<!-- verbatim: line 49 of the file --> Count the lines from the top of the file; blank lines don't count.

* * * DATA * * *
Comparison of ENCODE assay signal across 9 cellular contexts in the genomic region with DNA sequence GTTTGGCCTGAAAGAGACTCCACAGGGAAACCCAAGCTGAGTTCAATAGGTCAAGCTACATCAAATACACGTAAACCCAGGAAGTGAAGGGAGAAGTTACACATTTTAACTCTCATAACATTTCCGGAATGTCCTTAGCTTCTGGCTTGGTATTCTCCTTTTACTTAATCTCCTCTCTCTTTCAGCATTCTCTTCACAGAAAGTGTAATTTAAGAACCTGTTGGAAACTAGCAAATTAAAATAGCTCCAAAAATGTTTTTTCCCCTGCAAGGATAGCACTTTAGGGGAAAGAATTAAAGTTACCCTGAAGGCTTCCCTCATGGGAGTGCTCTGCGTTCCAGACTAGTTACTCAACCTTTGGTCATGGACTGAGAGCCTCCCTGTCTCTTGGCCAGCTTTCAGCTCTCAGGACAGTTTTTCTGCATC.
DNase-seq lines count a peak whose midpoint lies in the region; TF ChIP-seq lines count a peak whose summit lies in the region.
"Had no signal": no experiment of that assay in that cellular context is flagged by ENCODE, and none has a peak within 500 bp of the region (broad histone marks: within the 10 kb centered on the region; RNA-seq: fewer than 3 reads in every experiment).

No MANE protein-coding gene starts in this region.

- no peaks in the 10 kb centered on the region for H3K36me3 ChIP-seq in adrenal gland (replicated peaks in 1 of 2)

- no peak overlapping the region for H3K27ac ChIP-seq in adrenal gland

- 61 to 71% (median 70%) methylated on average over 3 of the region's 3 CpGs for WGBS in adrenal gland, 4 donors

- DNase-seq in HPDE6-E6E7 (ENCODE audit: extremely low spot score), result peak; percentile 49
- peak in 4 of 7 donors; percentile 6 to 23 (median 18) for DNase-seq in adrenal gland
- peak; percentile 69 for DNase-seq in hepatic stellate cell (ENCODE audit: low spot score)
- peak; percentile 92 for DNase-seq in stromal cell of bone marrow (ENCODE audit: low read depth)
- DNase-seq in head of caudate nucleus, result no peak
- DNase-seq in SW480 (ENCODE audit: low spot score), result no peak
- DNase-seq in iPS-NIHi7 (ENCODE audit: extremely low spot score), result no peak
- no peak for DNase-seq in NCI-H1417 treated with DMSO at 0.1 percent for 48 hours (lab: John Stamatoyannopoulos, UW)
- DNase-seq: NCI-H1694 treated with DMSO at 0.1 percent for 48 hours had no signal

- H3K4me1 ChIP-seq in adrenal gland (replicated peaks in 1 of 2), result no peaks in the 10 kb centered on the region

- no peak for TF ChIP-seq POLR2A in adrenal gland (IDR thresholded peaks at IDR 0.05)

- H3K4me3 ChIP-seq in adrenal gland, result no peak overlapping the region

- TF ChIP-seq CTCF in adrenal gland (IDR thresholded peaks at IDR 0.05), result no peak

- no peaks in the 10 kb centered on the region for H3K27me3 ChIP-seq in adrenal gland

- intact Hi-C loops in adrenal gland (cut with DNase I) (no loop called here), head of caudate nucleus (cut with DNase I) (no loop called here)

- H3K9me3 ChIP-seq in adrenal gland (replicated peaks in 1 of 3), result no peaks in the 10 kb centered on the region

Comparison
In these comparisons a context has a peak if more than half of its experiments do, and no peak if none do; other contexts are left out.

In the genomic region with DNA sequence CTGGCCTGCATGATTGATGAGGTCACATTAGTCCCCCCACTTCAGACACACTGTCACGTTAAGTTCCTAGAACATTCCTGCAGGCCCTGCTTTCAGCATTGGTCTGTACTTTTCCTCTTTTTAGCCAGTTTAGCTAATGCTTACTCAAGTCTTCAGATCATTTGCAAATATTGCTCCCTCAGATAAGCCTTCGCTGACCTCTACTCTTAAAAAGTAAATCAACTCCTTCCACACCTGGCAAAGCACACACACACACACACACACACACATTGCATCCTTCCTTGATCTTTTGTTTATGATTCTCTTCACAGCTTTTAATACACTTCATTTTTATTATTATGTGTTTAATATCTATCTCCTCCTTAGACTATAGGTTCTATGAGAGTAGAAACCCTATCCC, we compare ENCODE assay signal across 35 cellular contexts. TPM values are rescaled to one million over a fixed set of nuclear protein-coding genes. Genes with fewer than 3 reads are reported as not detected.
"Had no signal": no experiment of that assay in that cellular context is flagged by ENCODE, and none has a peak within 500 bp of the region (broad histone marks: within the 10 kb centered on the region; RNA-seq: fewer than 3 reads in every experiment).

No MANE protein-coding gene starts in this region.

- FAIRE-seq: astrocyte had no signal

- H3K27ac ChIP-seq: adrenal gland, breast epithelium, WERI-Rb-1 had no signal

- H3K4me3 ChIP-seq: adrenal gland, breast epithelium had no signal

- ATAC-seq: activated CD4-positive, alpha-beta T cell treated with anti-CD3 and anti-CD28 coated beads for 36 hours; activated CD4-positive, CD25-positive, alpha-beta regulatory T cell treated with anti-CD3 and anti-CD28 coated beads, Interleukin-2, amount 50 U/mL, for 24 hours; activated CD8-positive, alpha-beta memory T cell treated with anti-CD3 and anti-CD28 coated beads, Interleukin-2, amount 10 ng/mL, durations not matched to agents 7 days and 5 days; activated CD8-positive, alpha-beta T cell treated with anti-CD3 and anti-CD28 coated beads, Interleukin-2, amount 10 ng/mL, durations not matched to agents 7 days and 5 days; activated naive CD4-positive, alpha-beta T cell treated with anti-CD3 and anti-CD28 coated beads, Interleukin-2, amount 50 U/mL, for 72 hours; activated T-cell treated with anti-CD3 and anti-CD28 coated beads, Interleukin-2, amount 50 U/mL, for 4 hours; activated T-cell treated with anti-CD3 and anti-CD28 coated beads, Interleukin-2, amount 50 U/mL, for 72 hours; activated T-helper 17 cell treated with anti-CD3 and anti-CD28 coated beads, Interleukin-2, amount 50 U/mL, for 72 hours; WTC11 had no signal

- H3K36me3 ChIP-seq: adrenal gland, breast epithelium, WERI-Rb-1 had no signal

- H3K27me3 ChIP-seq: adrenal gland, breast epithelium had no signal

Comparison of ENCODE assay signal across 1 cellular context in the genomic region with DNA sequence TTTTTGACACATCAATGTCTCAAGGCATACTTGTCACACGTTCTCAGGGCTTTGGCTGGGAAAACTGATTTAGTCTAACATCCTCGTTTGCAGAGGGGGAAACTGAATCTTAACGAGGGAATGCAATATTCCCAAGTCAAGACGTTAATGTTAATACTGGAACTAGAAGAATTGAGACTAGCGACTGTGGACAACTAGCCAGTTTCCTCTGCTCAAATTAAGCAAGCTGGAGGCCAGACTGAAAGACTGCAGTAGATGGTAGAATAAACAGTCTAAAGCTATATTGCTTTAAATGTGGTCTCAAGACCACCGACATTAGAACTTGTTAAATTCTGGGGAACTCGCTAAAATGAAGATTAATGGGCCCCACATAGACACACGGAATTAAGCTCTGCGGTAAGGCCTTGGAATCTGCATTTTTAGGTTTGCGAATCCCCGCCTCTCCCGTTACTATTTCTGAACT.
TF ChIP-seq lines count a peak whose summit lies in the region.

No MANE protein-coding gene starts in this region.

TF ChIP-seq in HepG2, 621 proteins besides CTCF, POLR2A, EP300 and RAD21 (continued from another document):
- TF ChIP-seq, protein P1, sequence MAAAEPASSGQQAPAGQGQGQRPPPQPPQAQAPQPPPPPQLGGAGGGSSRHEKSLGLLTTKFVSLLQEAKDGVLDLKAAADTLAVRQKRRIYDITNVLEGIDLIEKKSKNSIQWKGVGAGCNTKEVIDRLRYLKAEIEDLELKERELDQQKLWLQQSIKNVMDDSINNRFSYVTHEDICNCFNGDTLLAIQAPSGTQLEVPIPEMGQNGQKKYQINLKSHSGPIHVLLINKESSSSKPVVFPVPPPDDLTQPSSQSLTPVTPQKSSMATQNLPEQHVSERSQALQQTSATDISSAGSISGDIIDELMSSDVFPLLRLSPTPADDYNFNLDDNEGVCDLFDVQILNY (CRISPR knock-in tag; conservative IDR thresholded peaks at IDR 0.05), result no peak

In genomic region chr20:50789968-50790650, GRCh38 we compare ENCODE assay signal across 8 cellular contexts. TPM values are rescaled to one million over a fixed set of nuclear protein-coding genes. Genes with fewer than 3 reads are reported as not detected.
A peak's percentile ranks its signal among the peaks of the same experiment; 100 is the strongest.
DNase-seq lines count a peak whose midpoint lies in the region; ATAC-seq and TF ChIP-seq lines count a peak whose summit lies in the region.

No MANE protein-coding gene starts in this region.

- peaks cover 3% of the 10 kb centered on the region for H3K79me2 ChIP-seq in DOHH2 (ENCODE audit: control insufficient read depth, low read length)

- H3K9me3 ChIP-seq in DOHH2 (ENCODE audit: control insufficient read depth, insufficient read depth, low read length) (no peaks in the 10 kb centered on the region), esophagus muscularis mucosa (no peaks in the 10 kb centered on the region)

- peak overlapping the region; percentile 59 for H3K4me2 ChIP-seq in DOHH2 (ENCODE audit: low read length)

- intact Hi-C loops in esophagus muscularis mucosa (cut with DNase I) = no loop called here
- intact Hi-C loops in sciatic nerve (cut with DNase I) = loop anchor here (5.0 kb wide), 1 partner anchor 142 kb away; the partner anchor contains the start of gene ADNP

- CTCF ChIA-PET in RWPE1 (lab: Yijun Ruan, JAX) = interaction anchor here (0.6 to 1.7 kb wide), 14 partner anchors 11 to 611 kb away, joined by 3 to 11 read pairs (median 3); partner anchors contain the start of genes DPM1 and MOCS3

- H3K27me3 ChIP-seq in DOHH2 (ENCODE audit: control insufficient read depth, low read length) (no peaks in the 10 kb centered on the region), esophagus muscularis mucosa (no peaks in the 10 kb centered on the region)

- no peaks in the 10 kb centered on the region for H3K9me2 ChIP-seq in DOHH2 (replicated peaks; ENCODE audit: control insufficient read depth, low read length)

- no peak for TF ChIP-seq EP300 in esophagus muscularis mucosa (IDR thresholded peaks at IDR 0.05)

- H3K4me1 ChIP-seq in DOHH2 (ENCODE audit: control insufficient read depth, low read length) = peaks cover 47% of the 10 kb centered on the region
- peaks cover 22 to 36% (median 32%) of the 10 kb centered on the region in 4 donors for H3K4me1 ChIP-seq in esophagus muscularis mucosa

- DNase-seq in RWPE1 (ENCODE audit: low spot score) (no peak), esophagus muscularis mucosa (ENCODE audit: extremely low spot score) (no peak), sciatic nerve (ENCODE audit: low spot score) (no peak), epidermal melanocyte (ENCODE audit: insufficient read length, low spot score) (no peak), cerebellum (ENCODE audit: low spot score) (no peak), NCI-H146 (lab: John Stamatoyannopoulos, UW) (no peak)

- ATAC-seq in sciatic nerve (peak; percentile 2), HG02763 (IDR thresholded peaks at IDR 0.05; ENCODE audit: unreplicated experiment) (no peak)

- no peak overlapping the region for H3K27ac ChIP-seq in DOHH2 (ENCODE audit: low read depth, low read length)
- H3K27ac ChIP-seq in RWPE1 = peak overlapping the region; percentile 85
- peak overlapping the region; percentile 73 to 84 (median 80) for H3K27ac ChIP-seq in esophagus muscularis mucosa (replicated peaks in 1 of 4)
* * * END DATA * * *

- CTCF ChIA-PET in RWPE1 (lab: Yijun Ruan, JAX) = interaction anchor here (0.6 to 1.7 kb wide), 14 partner anchors 11 to 611 kb away, joined by 3 to 11 read pairs (median 3); partner anchors contain the start of genes DPM1 and MOCS3